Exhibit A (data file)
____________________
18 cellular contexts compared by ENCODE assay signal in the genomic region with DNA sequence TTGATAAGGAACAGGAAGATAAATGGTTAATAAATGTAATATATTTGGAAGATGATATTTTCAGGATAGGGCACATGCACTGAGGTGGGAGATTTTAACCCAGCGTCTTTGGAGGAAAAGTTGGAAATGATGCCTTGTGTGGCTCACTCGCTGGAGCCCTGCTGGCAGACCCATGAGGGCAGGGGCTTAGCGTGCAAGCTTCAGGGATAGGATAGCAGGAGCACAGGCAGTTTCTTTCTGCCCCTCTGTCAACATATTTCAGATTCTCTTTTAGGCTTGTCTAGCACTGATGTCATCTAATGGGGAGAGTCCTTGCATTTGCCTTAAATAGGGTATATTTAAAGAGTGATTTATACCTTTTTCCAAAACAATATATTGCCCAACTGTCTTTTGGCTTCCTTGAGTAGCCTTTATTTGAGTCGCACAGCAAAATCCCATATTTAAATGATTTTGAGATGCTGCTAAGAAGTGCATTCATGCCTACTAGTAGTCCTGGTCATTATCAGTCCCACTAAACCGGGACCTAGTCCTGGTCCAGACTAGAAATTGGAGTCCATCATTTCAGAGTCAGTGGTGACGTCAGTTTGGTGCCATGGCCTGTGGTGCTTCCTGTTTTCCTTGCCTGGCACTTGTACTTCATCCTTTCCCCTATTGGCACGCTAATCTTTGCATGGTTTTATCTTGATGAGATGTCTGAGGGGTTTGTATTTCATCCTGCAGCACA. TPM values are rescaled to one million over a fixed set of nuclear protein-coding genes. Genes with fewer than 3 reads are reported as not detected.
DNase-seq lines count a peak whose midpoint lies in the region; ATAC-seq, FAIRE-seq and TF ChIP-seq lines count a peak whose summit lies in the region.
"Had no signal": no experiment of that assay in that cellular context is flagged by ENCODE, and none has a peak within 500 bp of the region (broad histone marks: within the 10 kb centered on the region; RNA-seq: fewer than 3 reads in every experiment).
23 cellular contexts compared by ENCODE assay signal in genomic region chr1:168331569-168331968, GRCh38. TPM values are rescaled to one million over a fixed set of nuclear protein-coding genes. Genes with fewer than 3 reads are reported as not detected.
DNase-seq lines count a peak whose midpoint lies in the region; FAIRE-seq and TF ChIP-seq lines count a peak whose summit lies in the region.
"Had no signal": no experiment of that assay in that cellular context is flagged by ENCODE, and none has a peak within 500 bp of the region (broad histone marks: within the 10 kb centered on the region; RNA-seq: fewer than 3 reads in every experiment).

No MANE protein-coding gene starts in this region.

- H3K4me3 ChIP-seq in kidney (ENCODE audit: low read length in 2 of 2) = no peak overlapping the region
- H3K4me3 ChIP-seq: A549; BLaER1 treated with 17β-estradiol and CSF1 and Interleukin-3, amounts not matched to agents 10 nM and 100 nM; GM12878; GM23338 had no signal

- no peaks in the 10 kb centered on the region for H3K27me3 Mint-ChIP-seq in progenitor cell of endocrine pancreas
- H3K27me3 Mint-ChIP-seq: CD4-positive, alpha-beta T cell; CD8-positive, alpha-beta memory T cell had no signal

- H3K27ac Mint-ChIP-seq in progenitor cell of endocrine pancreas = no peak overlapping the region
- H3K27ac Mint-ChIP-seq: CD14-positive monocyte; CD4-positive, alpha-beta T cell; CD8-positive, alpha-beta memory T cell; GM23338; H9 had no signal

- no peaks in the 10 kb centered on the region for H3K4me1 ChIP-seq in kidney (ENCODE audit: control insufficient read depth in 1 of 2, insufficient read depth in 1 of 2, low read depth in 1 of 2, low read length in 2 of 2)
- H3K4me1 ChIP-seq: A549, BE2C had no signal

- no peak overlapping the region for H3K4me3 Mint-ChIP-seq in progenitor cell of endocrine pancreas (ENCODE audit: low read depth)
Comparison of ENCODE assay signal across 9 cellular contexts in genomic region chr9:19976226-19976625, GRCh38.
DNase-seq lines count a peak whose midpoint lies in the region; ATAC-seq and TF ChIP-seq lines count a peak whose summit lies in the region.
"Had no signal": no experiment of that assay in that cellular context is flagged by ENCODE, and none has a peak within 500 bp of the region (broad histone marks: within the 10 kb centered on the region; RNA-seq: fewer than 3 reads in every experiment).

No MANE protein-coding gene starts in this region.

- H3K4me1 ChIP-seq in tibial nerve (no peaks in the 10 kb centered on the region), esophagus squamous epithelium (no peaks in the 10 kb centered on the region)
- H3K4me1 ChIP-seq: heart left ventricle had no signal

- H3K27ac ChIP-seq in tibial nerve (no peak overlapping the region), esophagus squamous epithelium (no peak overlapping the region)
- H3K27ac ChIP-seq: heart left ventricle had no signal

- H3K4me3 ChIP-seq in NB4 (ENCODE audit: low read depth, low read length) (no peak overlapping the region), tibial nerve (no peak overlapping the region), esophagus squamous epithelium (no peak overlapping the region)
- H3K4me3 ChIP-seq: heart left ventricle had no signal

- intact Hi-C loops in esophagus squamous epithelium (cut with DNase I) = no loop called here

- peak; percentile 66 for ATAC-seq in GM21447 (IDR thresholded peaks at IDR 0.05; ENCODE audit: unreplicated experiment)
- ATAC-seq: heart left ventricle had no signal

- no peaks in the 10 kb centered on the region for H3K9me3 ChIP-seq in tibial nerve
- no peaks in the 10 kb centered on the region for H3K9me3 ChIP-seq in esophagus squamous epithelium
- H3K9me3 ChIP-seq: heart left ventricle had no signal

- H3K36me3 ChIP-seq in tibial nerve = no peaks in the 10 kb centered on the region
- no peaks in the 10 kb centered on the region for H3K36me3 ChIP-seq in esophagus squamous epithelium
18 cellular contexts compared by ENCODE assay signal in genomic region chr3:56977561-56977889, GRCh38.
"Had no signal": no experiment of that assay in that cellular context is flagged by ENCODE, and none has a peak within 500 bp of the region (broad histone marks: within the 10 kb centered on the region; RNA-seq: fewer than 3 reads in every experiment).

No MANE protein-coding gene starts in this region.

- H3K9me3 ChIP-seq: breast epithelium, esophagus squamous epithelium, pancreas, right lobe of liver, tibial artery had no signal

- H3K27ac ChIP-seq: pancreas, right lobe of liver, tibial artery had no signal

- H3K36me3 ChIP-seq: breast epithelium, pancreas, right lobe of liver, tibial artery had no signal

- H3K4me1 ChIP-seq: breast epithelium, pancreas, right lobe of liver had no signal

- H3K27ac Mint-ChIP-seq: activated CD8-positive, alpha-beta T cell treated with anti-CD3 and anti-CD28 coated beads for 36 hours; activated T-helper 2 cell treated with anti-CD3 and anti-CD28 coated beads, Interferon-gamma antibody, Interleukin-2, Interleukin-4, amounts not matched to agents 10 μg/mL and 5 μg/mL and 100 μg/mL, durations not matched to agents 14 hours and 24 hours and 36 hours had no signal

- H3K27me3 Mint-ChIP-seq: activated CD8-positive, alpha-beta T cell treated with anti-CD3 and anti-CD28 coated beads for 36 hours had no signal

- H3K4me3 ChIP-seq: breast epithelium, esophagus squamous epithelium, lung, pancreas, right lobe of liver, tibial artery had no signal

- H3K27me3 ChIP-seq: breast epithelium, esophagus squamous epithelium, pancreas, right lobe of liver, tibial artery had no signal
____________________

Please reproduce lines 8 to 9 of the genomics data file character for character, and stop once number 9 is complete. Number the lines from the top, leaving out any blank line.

- H3K4me3 ChIP-seq in kidney (ENCODE audit: low read length in 2 of 2) = no peak overlapping the region
- H3K4me3 ChIP-seq: A549; BLaER1 treated with 17β-estradiol and CSF1 and Interleukin-3, amounts not matched to agents 10 nM and 100 nM; GM12878; GM23338 had no signal